New urgent care pilot grows from Sunderland trial success
New team aims to improve patient care
A new project which aims to map out urgent care pathways across the North East launched this week.
The Urgent Care Pathway Development Project has grown from the success of North East Ambulance Service’s Paramedic Pathfinder trial, which has helped more than 2,000 patients avoid lengthy A&E delays since its launch in September 2016 by successfully referring to alternative care providers such as GPs, urgent care centres and the Recovery at Home team.
Paramedic Pathfinder trained North East Ambulance Service (NEAS) clinicians to use a ground-breaking clinical triage tool to help choose the most appropriate place for treatment and reduce avoidable admissions to hospital through emergency departments.
Now, following its success, NEAS has developed the Urgent Care Pathway Development Project to map out urgent care pathways, such as GPs, out of hours providers, minor injury units, treatment centres and pharmacies, across more areas in the region.
Three paramedics, Iain Lawson, Sam Birchall and Emma Stanton, have joined project manager Mike Simpson, who ran the Pathfinder trial, on a one-year secondment to see the project through.
With more than 50 years’ combined clinical experience, together they will run a seven-day service on a rota basis, liaising with the region’s care providers and clinical commissioning groups to discuss current and new care pathways whilst also training more NEAS clinicians to use the triage tool.
Iain, who joined NEAS 19 years ago and has been a qualified paramedic for 15, said: “This innovative project will change the way we work as a service whilst providing even better care for patients and that’s a really exciting opportunity to be part of.”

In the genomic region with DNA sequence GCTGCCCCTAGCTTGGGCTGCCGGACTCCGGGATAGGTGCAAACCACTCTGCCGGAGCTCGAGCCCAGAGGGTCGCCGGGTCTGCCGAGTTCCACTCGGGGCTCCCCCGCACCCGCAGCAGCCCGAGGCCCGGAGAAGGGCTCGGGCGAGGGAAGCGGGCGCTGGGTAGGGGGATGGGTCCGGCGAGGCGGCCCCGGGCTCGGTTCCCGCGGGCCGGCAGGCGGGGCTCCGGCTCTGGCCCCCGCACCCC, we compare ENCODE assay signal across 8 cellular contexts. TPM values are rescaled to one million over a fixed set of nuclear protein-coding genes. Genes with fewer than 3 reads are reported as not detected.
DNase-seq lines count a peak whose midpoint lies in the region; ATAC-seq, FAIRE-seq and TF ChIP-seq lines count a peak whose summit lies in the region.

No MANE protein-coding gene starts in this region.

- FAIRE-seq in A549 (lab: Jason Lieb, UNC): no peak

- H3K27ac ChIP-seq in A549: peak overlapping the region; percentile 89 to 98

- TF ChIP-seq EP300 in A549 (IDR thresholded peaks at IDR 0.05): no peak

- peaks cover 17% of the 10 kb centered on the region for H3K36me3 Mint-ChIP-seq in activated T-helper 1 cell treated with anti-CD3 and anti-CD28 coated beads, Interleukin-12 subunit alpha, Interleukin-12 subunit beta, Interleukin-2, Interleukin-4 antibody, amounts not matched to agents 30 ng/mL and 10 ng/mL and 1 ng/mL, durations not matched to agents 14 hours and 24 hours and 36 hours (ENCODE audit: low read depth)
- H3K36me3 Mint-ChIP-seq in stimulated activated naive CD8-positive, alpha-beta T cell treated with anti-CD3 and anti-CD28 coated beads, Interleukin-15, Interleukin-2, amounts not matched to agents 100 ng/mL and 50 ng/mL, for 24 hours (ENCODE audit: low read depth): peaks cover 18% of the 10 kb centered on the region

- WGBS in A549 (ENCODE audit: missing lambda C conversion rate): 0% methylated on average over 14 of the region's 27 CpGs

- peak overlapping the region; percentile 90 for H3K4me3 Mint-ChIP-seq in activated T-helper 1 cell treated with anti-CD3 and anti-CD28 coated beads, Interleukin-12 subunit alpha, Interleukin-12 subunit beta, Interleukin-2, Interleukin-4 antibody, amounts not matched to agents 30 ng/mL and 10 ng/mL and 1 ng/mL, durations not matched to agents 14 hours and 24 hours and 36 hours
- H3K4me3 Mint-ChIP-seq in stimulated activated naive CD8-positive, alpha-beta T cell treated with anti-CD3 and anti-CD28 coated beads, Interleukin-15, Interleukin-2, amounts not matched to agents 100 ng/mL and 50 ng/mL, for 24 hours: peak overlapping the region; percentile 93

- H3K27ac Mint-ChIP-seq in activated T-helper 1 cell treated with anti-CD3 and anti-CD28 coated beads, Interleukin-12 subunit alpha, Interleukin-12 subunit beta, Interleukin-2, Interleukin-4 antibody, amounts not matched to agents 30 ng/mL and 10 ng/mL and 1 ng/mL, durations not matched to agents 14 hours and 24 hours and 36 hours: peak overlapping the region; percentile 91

Sam, who has been a qualified paramedic for eight years having joined NEAS 17 years ago, added: “I was ready for a new challenge and I think this project offers just that. It can be quite frustrating for clinicians when we know there is somewhere more appropriate for a patient than the Emergency Department so being able to affect change and improve services for my colleagues as well as the patients we serve is something I’m really looking forward to.”
Emma, who relocated back to her home region three years ago after qualifying as a paramedic eight years ago with another ambulance service, is currently studying a masters in urgent care with NEAS, which she hopes will complement this new project.
“The needs of patients are changing so it’s vital that we change the pathways we use for patients to suit these needs,” she said. “It’s an exciting project to be part of and because we’ll still be operational, we’ll be using the pathways that we help develop whilst working closely with our colleagues to help us implement them and answer any queries they have out on the road.”
Specialist paramedic Mike Simpson, who is leading the team, said: “Ambulance services are now a key provider of urgent as well as emergency care, and our workforce, pathways and clinical support are adapting to meet these challenges. Many of the patients that call 999 for an ambulance can be managed safely and effectively within a community or none emergency department setting.
“By building on the success of the Sunderland pilot, our aim is to offer alternative pathways to all of our operational staff and one of the key aspects of our work will be to seek feedback from them to understand the challenges they currently face in making referrals.
“By working in partnership with new and existing care providers and commissioners, we can identify services suitable for our clinicians to make direct referrals, thereby reducing the strain on our emergency departments, whilst improving patient experience by offering more personalised care.”